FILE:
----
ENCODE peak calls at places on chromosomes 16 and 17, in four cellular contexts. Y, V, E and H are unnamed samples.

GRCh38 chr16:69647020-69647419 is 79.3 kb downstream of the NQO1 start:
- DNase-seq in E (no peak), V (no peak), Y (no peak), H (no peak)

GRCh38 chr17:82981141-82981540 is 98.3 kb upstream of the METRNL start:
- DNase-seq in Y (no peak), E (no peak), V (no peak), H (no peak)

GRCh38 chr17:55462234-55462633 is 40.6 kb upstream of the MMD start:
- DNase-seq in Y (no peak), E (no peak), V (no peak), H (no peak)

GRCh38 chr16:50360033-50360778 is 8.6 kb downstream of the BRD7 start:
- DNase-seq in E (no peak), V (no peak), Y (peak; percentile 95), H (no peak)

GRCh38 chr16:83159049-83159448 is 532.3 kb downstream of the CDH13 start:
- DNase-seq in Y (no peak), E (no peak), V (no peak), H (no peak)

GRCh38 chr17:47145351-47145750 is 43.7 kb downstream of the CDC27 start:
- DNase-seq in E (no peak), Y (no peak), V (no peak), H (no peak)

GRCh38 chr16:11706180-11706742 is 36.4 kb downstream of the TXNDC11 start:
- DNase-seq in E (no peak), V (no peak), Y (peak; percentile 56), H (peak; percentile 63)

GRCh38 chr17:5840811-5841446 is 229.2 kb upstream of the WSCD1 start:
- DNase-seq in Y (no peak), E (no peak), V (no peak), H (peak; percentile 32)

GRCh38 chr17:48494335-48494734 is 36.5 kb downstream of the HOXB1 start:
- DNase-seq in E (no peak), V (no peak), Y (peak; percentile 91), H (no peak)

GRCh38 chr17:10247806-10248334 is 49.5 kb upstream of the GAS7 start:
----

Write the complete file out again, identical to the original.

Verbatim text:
ENCODE peak calls at places on chromosomes 16 and 17, in four cellular contexts. Y, V, E and H are unnamed samples.

GRCh38 chr16:69647020-69647419 is 79.3 kb downstream of the NQO1 start:
- DNase-seq in E (no peak), V (no peak), Y (no peak), H (no peak)

GRCh38 chr17:82981141-82981540 is 98.3 kb upstream of the METRNL start:
- DNase-seq in Y (no peak), E (no peak), V (no peak), H (no peak)

GRCh38 chr17:55462234-55462633 is 40.6 kb upstream of the MMD start:
- DNase-seq in Y (no peak), E (no peak), V (no peak), H (no peak)

GRCh38 chr16:50360033-50360778 is 8.6 kb downstream of the BRD7 start:
- DNase-seq in E (no peak), V (no peak), Y (peak; percentile 95), H (no peak)

GRCh38 chr16:83159049-83159448 is 532.3 kb downstream of the CDH13 start:
- DNase-seq in Y (no peak), E (no peak), V (no peak), H (no peak)

GRCh38 chr17:47145351-47145750 is 43.7 kb downstream of the CDC27 start:
- DNase-seq in E (no peak), Y (no peak), V (no peak), H (no peak)

GRCh38 chr16:11706180-11706742 is 36.4 kb downstream of the TXNDC11 start:
- DNase-seq in E (no peak), V (no peak), Y (peak; percentile 56), H (peak; percentile 63)

GRCh38 chr17:5840811-5841446 is 229.2 kb upstream of the WSCD1 start:
- DNase-seq in Y (no peak), E (no peak), V (no peak), H (peak; percentile 32)

GRCh38 chr17:48494335-48494734 is 36.5 kb downstream of the HOXB1 start:
- DNase-seq in E (no peak), V (no peak), Y (peak; percentile 91), H (no peak)

GRCh38 chr17:10247806-10248334 is 49.5 kb upstream of the GAS7 start: